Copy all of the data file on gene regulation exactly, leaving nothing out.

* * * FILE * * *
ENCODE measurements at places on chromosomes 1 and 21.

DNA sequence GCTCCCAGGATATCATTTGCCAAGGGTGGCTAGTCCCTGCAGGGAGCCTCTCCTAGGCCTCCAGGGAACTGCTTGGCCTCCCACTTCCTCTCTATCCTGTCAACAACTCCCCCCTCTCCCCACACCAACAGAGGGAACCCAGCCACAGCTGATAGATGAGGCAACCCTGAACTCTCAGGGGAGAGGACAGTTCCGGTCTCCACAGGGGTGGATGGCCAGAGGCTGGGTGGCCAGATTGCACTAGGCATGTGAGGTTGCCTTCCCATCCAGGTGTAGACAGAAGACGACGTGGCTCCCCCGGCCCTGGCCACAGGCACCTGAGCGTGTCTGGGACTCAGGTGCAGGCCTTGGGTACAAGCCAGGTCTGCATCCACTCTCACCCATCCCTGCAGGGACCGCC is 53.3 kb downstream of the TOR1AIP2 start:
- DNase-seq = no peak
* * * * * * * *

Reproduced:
ENCODE measurements at places on chromosomes 1 and 21.

DNA sequence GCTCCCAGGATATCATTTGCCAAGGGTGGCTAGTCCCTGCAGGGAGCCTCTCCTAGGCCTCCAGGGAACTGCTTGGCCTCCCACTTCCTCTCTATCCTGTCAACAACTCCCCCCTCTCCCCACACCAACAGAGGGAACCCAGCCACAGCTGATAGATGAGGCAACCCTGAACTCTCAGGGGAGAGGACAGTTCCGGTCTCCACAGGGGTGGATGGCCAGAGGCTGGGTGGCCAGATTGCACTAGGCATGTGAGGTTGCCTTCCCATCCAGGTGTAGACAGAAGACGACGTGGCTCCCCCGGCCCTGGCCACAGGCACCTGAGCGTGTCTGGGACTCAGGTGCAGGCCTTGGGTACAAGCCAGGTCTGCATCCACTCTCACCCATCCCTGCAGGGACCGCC is 53.3 kb downstream of the TOR1AIP2 start:
- DNase-seq = no peak